Edinburgh Research Explorer

Age independently affects myelin integrity as detected by magnetization transfer magnetic resonance imaging in multiple sclerosis

Research output: Contribution to journalArticle

  • R D Newbould
  • R Nicholas
  • C L Thomas
  • R Quest
  • J S Z Lee
  • L Honeyfield
  • A Colasanti
  • O Malik
  • M Mattoscio
  • P M Matthews
  • M P Sormani
  • A D Waldman
  • P A Muraro

Related Edinburgh Organisations

Original languageEnglish
Pages (from-to)641-8
Number of pages8
JournalNeuroImage: Clinical
Volume4
Early online date31 Mar 2014
DOIs
Publication statusPublished - 2014

Abstract

BACKGROUND: Multiple sclerosis (MS) is a heterogeneous disorder with a progressive course that is difficult to predict on a case-by-case basis. Natural history studies of MS have demonstrated that age influences clinical progression independent of disease duration.

OBJECTIVE: To determine whether age would be associated with greater CNS injury as detected by magnetization transfer MRI.

MATERIALS AND METHODS: Forty MS patients were recruited from out-patient clinics into two groups stratified by age but with similar clinical disease duration as well as thirteen controls age-matched to the older MS group. Images were segmented by automated programs and blinded readers into normal appearing white matter (NAWM), normal appearing gray matter (NAGM), and white matter lesions (WMLs) and gray matter lesions (GMLs) in the MS groups. WML and GML were delineated on T2-weighted 3D fluid-attenuated inversion recovery (FLAIR) and T1 weighted MRI volumes. Mean magnetization transfer ratio (MTR), region volume, as well as MTR histogram skew and kurtosis were calculated for each region.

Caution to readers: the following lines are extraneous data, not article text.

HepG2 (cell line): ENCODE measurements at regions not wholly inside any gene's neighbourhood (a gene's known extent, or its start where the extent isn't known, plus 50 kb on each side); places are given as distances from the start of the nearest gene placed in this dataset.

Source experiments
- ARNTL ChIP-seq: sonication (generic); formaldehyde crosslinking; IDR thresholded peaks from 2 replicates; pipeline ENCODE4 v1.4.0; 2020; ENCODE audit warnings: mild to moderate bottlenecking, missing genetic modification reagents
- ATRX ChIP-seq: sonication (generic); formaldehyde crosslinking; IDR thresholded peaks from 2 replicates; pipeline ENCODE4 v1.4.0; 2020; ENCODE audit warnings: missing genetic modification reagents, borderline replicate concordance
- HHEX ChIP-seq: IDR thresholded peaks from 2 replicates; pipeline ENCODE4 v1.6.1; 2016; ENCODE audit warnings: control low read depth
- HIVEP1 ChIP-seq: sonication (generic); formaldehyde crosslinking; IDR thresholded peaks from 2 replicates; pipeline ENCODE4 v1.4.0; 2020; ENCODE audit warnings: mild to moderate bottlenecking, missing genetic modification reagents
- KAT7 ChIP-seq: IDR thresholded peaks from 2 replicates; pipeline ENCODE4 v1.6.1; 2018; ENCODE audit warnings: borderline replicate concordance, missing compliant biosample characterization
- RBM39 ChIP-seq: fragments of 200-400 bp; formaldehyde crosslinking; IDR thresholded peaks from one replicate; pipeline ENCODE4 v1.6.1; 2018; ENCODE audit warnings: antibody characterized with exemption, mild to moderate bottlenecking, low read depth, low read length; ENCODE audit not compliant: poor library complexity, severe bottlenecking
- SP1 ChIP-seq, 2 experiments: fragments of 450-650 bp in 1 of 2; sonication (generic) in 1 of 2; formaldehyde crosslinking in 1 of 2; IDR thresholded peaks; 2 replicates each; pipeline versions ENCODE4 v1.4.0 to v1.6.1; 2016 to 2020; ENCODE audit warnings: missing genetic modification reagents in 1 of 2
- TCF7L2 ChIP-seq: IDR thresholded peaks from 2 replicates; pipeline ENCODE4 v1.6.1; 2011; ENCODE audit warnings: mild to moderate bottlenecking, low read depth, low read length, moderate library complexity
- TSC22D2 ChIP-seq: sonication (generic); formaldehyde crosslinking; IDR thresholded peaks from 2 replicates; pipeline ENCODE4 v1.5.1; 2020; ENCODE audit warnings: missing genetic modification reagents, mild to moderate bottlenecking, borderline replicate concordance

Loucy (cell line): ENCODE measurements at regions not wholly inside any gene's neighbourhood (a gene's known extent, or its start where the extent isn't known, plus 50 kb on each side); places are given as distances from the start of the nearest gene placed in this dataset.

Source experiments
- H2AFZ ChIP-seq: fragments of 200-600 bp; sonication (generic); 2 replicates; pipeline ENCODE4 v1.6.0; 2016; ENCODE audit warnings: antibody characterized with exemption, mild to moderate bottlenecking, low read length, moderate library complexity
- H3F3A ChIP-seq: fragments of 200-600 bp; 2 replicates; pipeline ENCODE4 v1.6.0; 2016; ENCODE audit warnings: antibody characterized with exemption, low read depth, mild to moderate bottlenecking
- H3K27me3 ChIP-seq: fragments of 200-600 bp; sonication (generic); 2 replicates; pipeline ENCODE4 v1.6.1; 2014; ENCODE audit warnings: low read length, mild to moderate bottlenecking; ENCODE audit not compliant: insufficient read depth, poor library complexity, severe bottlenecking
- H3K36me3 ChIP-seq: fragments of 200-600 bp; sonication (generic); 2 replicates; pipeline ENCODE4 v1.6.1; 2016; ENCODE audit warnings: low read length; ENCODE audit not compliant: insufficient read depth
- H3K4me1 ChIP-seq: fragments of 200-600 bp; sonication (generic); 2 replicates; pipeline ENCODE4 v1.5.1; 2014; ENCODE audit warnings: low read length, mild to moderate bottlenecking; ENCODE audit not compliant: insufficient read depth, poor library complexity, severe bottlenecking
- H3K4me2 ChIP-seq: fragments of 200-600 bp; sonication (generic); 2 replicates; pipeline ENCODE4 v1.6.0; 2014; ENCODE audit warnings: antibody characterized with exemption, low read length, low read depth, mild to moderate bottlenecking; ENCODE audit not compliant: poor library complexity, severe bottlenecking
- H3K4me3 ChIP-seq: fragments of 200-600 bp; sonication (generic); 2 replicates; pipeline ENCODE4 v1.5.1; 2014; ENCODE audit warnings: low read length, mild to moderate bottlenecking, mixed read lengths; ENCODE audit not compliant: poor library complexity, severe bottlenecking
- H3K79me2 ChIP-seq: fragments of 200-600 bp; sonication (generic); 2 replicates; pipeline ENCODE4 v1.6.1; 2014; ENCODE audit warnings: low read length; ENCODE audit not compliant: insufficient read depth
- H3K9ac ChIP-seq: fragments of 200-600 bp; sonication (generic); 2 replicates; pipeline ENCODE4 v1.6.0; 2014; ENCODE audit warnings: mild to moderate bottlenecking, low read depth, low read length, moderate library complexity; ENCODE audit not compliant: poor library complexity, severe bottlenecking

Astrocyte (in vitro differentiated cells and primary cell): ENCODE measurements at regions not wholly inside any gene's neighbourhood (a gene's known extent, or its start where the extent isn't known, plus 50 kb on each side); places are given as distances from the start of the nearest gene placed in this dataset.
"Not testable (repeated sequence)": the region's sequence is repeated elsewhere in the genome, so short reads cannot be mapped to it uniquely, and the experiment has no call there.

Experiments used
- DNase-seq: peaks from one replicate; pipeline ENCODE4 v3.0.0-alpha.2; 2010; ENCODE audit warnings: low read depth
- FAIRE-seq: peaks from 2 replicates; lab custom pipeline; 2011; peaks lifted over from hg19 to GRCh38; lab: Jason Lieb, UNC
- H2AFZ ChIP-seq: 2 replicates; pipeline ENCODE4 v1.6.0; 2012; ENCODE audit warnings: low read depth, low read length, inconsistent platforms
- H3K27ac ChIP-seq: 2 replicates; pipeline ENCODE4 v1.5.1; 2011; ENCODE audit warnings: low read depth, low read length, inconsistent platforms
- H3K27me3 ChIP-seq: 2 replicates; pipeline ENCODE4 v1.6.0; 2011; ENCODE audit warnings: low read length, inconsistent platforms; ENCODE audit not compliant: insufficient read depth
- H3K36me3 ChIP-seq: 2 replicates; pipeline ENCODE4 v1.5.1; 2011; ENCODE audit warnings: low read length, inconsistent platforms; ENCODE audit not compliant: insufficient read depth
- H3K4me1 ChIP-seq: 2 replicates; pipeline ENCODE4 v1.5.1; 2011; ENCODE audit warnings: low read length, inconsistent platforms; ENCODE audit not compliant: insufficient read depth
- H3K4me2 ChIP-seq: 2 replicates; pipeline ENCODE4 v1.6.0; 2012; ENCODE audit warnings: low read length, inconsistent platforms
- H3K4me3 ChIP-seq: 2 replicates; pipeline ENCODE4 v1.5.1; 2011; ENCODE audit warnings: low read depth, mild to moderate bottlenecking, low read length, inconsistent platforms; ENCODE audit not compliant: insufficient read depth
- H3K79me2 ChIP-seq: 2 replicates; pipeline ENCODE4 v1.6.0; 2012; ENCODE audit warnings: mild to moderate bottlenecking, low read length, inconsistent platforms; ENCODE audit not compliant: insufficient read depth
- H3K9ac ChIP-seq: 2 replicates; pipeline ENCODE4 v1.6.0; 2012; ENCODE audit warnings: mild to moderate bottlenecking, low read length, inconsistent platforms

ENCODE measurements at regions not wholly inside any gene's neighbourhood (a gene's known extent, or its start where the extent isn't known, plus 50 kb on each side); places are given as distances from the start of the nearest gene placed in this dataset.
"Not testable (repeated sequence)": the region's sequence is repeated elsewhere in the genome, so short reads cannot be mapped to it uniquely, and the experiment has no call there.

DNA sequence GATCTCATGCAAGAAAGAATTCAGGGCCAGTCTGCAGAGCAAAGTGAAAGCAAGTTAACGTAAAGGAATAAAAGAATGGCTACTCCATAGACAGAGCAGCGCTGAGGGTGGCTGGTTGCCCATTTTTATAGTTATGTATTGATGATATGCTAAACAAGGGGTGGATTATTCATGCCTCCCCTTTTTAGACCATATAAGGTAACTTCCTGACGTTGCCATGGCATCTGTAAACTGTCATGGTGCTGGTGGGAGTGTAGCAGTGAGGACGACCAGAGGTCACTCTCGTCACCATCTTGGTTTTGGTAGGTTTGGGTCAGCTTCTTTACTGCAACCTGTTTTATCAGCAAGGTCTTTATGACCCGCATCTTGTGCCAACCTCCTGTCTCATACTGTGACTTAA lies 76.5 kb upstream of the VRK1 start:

RESULTS: All MTR measures in NAGM and MTR histogram metrics in NAWM differed between MS subjects and controls, as expected and previously reported by several studies, but not between MS groups. However, MTR measures in the WML did significantly differ between the MS groups, in spite of no significant differences in lesion counts and volumes.

CONCLUSIONS: Despite matching for clinical disease duration and recording no significant WML volume difference, we demonstrated strong MTR differences in WMLs between younger and older MS patients. These data suggest that aging-related processes modify the tissue response to inflammatory injury and its clinical outcome correlates in MS.

    Research areas

  • Adult, Age Factors, Aging, Brain, Disability Evaluation, Female, Humans, Imaging, Three-Dimensional, Magnetic Resonance Imaging, Male, Middle Aged, Multiple Sclerosis, Myelin Sheath, ROC Curve, Journal Article, Research Support, Non-U.S. Gov't

ID: 45403615